09/26/2023 | Press release | Distributed by Public on 09/27/2023 09:30
Ginny Cleaveland, Deputy Press Secretary, Federal Communications, Sierra Club, [email protected], 415-508-8498 (Pacific Time)
PITTSBURGH - Last week, U.S. Steel Corporation announcedplans to test new carbon capture technology at its Edgar Thomson Plant in Pennsylvania, in collaboration with the U.S. Department of Energy (DOE) and the National Energy Technology Laboratory. The 6-month project, which will use advanced membrane technology to capture carbon dioxide (CO2) from the plant's blast furnaces, is scheduled for 2025. U.S. Steel has a goal to reach net-zero emissions by 2050.
This project is one of many driven forward by the federal government and works in concert with programs under the Inflation Reduction Act to clean up climate pollution in the economy. This decarbonization effort is particularly important in the industrial sector, which is responsible for about a quarter of the greenhouse gas emissions in the U.S. However, corporations in carbon-intensive industries have been slow to invest the time and resources in decarbonization because of concerns that their global competitors might grab a larger market share by continuing to use less-costly and more-polluting technologies.
In response to the announcement, Yong Kwon, Senior Policy Advisor with the Sierra Club, issued the following statement:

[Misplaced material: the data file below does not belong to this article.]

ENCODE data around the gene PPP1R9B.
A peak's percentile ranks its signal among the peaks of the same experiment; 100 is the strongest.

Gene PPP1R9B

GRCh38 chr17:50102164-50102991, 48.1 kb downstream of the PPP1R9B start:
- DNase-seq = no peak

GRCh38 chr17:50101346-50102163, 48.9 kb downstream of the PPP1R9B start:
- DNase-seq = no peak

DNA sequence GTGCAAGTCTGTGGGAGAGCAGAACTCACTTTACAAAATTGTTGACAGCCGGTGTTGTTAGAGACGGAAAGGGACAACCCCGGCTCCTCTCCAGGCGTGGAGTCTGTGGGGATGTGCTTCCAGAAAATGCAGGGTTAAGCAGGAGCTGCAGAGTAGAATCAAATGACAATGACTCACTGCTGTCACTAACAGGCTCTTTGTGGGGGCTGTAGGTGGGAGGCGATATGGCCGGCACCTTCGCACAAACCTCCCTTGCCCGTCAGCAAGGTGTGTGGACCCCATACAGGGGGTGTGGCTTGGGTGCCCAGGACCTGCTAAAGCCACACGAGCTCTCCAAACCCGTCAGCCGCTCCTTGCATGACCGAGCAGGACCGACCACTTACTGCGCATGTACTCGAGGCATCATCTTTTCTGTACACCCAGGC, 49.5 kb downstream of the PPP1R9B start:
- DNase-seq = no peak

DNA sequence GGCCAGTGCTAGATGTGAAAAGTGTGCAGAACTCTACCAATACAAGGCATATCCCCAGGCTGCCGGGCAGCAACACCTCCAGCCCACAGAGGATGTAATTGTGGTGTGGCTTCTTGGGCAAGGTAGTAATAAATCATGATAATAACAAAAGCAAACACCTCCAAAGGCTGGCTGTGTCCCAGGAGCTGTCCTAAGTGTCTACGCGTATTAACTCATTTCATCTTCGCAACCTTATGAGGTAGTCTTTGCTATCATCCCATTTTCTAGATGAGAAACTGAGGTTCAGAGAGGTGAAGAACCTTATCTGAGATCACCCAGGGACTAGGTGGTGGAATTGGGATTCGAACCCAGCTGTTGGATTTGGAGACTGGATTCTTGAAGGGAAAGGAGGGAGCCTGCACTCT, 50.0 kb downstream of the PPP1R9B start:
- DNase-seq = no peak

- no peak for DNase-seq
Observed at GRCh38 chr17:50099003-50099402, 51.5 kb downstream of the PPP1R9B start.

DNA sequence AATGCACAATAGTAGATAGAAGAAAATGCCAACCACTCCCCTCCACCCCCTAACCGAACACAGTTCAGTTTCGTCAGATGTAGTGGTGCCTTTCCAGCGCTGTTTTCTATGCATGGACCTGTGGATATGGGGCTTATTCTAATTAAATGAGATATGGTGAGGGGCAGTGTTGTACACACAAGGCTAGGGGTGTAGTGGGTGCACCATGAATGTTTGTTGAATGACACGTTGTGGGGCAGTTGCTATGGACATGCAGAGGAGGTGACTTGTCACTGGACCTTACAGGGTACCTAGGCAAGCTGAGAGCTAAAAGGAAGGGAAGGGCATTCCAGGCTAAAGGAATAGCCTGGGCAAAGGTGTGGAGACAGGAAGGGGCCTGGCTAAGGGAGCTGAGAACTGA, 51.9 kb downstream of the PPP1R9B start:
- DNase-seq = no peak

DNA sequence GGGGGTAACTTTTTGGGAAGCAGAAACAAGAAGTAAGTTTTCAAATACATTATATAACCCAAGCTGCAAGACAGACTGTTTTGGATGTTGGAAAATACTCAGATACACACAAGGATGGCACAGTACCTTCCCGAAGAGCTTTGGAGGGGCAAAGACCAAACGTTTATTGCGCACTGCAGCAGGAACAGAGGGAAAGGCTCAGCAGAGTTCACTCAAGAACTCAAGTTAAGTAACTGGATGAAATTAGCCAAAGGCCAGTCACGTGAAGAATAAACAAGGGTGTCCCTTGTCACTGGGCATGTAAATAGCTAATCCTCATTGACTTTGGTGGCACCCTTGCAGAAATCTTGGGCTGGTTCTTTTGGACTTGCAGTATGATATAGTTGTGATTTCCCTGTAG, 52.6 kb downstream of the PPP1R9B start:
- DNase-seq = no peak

"Federal investments in the decarbonization of the industrial sector must be protected because they make possible what the market cannot deliver with appropriate urgency. Carbon capture technology is one important component of the steel industry's path to reducing emissions, but there are many other innovations that need to be deployed quickly and widely, and much more work lies ahead. The Department of Energy's 2022 industrial decarbonization roadmap anticipated two-thirds of the greenhouse gas emissions reductions in the industrial sector can come from increasing energy efficiency and switching to low-carbon fuels. Carbon capture can help the industrial sector reach the final mile in its race to zero emissions, but it can't run the marathon."
A new Sierra Club report, database, and interactive mapdetails the greenhouse gas emissions intensity at every domestic facility in the US for four heavy industries (steel, cement, aluminum, and metallurgical coke).
The report, "Coming Clean on Industrial Emissions", revealed that the integrated steel mill with the highest on-site carbon emissions intensity emitted 2.15 million metric tons of carbon dioxide equivalent per ton of steel in 2020, while its counterpart with the lowest intensity released 0.66. This means that even before the Department of Energy helps the steel industry develop novel technologies such as carbon capture, existing equipment and processes can be adopted by steel companies to reduce industry-wide emissions intensity.
About the Sierra Club
The Sierra Club is America's largest and most influential grassroots environmental organization, with millions of members and supporters. In addition to protecting every person's right to get outdoors and access the healing power of nature, the Sierra Club works to promote clean energy, safeguard the health of our communities, protect wildlife, and preserve our remaining wild places through grassroots activism, public education, lobbying, and legal action. For more information, visit www.sierraclub.org.